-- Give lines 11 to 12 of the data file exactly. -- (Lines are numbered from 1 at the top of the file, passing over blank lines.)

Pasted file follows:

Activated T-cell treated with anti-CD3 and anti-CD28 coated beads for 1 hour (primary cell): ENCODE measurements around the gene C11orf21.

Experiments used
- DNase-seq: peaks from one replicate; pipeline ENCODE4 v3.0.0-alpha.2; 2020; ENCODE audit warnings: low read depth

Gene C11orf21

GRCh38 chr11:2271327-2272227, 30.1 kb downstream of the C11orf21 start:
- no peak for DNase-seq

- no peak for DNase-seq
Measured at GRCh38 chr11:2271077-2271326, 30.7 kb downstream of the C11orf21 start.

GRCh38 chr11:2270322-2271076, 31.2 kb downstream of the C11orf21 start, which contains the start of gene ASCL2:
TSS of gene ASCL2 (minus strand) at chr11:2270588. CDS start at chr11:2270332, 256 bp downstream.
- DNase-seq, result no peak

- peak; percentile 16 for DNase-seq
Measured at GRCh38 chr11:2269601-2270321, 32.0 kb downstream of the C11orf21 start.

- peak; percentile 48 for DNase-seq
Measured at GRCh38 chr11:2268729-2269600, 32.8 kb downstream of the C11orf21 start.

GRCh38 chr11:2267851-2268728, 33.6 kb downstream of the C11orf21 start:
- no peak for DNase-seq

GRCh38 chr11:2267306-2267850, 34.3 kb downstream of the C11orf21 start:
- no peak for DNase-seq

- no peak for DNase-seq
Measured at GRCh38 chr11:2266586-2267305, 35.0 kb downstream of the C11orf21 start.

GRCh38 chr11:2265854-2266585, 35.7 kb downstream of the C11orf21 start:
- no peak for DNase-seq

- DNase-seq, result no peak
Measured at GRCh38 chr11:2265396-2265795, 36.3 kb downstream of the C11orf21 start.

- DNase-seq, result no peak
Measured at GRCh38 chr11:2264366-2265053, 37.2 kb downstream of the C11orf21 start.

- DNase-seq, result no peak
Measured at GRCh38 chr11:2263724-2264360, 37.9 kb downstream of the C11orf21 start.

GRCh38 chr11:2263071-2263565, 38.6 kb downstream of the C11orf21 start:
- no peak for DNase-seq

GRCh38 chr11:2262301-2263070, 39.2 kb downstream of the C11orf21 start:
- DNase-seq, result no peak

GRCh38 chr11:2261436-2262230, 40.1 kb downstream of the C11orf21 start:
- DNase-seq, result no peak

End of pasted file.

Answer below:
- DNase-seq, result no peak

- peak; percentile 16 for DNase-seq